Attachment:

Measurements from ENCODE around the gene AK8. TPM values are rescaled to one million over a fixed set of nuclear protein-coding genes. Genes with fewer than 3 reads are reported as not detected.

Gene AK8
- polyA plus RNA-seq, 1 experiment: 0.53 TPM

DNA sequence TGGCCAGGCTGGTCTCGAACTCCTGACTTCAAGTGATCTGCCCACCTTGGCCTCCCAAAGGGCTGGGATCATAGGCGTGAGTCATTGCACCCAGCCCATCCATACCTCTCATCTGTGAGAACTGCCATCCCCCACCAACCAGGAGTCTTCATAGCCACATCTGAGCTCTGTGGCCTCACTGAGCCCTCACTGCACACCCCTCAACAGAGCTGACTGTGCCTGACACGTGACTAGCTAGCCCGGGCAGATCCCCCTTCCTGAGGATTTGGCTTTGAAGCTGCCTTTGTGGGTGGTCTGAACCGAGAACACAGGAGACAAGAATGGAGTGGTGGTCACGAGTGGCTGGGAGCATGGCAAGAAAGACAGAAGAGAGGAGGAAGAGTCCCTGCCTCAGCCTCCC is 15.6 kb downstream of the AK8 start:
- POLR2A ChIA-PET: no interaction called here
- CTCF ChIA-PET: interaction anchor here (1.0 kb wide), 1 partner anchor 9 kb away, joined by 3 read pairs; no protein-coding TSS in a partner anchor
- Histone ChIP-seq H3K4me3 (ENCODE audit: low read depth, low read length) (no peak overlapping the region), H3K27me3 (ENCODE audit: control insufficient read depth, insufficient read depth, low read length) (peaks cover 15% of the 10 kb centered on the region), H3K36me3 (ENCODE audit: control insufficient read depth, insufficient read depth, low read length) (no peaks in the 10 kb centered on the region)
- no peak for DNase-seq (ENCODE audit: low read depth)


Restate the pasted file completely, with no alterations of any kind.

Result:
Measurements from ENCODE around the gene AK8. TPM values are rescaled to one million over a fixed set of nuclear protein-coding genes. Genes with fewer than 3 reads are reported as not detected.

Gene AK8
- polyA plus RNA-seq, 1 experiment: 0.53 TPM

DNA sequence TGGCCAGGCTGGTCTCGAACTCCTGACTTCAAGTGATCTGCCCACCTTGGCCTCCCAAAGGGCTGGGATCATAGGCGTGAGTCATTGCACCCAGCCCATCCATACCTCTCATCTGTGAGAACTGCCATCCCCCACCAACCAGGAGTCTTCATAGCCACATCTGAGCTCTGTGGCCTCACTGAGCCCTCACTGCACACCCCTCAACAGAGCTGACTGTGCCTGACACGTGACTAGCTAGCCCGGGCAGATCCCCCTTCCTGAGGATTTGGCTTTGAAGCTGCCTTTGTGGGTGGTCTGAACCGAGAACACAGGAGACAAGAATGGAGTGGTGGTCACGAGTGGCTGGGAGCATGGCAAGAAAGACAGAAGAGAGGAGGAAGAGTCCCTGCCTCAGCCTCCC is 15.6 kb downstream of the AK8 start:
- POLR2A ChIA-PET: no interaction called here
- CTCF ChIA-PET: interaction anchor here (1.0 kb wide), 1 partner anchor 9 kb away, joined by 3 read pairs; no protein-coding TSS in a partner anchor
- Histone ChIP-seq H3K4me3 (ENCODE audit: low read depth, low read length) (no peak overlapping the region), H3K27me3 (ENCODE audit: control insufficient read depth, insufficient read depth, low read length) (peaks cover 15% of the 10 kb centered on the region), H3K36me3 (ENCODE audit: control insufficient read depth, insufficient read depth, low read length) (no peaks in the 10 kb centered on the region)
- no peak for DNase-seq (ENCODE audit: low read depth)